If you’re planning to build or remodel a house, you may be trying to figure out where to put the laundry room. It should be in a convenient location where it won’t interfere with other activities. Here are some things to consider when deciding where to put your washer and dryer.

      Utilities and Ventilation
      Water and electricity are necessary to operate a washer and dryer. Place the laundry room in a location where it will be easy to connect machines to utilities. In or near the kitchen or a bathroom may be the best choice. A laundry room will also require a drain to remove water from a washer and ventilation for a dryer. 

      Accessibility and Convenience
      Many homeowners like to have the laundry room near the main living areas so they can go back and forth quickly while cooking dinner or doing other activities. Some families like to have a laundry room on an upper floor near the bedrooms to minimize the distance that they have to carry laundry. Still, others prefer to put the laundry room in the basement, where it’s out of the way and won’t take up valuable living space. 

      If anyone in your family has trouble walking up and down stairs or carrying heavy loads, take that into consideration. The laundry room should be in a location that won’t put someone with limited mobility in harm’s way. 

      Noise
      Washers and dryers can be noisy. Think about this when selecting a location for your laundry room. You might not want to put it between your kitchen and living room if noise from laundry machines would make it difficult to hear the TV in the next room. 

      If you’re concerned about noise, the basement may be the best location, provided family members can carry laundry up and down the stairs without trouble. Another plus is that if a washer leaks in the basement, you won’t have to worry about flooding causing damage in other parts of the house. A downside to your laundry room being in the basement is that you might not be able to hear when the washer and dryer have ended their cycles.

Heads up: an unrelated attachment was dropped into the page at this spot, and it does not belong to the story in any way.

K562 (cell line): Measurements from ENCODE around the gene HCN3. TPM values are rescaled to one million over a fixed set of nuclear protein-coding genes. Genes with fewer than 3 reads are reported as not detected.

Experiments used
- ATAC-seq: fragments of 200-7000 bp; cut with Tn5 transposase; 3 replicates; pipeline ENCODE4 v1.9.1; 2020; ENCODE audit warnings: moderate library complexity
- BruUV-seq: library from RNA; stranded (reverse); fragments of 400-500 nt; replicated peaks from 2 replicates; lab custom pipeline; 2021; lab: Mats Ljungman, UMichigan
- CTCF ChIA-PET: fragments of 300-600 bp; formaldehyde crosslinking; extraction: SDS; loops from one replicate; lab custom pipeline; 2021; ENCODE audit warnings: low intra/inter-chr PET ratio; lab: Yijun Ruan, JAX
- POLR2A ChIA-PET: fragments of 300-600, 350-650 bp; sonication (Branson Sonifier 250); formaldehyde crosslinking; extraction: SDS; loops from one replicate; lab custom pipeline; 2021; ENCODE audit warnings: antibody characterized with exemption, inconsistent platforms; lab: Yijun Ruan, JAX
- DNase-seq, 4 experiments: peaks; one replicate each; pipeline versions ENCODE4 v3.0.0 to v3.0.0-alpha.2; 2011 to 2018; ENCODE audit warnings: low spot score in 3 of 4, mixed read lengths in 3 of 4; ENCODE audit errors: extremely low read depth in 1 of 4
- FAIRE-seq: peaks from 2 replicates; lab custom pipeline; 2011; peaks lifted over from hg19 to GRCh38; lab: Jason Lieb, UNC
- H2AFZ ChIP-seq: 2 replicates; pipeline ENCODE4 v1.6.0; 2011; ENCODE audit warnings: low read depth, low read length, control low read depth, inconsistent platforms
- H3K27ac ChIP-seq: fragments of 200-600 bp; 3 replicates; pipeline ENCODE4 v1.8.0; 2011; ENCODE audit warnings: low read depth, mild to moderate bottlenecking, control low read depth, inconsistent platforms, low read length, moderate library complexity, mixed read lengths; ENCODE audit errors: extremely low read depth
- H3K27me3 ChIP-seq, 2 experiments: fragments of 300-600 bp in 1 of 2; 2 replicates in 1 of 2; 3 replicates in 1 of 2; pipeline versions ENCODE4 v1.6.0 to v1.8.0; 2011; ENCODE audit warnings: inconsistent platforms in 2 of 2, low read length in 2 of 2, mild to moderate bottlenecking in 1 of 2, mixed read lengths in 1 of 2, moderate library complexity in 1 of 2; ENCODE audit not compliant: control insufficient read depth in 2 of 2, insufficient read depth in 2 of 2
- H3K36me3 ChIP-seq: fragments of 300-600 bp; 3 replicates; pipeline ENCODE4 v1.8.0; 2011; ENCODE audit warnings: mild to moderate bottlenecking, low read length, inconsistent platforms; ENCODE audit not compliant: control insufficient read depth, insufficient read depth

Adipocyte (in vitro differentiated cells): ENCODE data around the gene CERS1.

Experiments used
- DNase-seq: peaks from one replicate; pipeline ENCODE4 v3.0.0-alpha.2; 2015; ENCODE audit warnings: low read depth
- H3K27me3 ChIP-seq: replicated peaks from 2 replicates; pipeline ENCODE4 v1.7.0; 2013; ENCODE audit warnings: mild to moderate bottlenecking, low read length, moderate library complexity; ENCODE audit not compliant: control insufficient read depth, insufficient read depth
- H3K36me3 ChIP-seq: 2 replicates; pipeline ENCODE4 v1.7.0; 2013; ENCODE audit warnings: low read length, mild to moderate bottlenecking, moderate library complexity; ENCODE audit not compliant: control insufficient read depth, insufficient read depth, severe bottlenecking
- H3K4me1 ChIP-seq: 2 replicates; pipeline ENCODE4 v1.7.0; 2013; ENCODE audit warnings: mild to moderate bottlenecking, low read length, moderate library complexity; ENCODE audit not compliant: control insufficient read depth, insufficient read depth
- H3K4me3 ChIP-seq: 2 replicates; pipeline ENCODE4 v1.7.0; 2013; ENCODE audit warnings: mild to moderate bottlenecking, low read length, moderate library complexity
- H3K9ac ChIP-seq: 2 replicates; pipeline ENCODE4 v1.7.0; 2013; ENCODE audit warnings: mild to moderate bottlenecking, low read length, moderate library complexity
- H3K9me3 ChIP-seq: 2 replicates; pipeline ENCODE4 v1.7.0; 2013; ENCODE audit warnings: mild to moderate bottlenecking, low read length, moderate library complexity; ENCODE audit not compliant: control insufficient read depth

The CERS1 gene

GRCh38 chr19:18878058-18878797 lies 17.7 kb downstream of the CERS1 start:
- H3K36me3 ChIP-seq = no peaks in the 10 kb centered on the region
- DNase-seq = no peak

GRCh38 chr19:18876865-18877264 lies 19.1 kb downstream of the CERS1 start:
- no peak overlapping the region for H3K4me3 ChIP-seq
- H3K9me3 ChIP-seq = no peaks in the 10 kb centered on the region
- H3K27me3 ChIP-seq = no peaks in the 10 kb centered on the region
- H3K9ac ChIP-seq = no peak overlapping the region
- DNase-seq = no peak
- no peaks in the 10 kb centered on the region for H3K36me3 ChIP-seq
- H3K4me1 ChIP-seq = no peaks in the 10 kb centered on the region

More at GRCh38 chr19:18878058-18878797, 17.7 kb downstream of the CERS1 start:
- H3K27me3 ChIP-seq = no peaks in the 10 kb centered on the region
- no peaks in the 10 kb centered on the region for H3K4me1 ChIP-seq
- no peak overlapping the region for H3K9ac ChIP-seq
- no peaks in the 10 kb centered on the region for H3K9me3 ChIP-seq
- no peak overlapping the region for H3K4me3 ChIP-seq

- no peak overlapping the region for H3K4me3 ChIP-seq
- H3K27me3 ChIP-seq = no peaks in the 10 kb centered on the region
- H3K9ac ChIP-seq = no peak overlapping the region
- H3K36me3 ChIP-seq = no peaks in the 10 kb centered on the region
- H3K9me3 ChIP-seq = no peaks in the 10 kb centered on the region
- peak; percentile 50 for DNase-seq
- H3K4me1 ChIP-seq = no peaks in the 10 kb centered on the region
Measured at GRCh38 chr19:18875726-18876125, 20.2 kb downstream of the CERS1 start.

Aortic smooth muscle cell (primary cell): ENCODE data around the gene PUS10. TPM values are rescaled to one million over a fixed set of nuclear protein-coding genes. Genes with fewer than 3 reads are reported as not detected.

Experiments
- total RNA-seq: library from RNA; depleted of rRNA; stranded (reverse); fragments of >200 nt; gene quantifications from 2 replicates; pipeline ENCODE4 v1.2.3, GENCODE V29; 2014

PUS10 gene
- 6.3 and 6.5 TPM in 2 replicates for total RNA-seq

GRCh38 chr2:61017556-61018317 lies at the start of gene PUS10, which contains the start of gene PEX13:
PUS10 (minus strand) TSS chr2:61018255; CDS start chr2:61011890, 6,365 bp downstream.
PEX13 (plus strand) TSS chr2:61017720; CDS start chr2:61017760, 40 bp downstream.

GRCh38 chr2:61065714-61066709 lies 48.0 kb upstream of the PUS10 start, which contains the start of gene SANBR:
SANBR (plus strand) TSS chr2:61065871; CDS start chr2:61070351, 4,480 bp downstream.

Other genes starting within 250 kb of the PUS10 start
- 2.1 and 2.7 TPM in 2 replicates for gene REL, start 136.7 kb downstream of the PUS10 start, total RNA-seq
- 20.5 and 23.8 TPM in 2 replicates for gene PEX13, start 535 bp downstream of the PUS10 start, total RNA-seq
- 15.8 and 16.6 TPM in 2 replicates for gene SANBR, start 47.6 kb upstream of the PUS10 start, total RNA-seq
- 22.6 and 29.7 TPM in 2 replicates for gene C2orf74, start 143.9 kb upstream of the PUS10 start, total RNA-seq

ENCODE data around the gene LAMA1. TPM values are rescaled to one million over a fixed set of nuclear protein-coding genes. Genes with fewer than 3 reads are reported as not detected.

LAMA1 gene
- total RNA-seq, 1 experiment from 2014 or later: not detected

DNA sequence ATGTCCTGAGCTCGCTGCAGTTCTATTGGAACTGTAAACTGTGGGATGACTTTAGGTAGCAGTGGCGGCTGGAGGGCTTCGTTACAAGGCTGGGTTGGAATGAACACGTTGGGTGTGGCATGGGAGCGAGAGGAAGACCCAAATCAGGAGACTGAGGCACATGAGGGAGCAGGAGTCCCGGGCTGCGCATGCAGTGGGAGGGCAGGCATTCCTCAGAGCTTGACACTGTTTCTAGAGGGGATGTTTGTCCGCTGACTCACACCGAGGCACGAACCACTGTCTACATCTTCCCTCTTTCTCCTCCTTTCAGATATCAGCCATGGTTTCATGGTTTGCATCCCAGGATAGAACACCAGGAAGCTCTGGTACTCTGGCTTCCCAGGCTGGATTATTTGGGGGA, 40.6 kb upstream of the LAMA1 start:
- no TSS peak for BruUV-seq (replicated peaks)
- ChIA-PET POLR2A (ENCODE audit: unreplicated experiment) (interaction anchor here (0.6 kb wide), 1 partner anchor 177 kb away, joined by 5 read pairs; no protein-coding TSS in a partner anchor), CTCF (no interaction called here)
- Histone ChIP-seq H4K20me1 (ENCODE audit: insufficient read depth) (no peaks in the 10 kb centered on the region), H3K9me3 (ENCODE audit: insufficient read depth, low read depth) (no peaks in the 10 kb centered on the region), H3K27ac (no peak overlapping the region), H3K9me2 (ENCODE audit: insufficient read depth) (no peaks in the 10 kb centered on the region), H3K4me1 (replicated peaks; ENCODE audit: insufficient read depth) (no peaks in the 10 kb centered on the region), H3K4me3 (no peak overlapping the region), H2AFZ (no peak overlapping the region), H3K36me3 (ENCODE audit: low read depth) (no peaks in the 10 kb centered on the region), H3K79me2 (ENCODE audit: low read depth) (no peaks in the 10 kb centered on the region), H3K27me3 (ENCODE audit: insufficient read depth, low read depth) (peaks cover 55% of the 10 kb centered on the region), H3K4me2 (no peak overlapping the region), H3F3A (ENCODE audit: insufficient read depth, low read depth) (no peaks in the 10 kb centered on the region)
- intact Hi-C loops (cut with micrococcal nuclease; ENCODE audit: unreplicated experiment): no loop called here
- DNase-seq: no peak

Your Home’s Layout 
      If you’re building a house from scratch, you will have a lot of leeway with the design. If you’re remodeling an existing house, your options may be more limited. Think about where utilities are currently located and how much space you will need for a washer, dryer, shelves, cabinets and a counter. 

      Figure Out What Will Work for Your Family
      Think about the size of your family, who does laundry, how often and how you use other rooms in your home. Choose a laundry room location that will best suit your needs.

      Published with permission from RISMedia.

    • How Your Nutritional Needs Can Change as You Get Older

      30 November 2022

      Aging causes changes in the body that can affect your nutritional needs. Health conditions, medications and lifestyle changes can cause vitamin deficiencies and other issues. Choosing the right foods and taking supplements can help.

      Fewer Calories
      Since older adults tend to be less physically active than younger people, they generally need fewer calories to maintain their weight. If you become less active with age, but you continue to eat the same number of calories, you can gain fat, particularly around your abdomen. 

      More Nutrients
      Even though older adults require fewer calories, they need the same amount of nutrients, or possibly even more, than younger adults. Protein, calcium and vitamins D and B12 are particularly important for senior citizens, but many don’t get enough.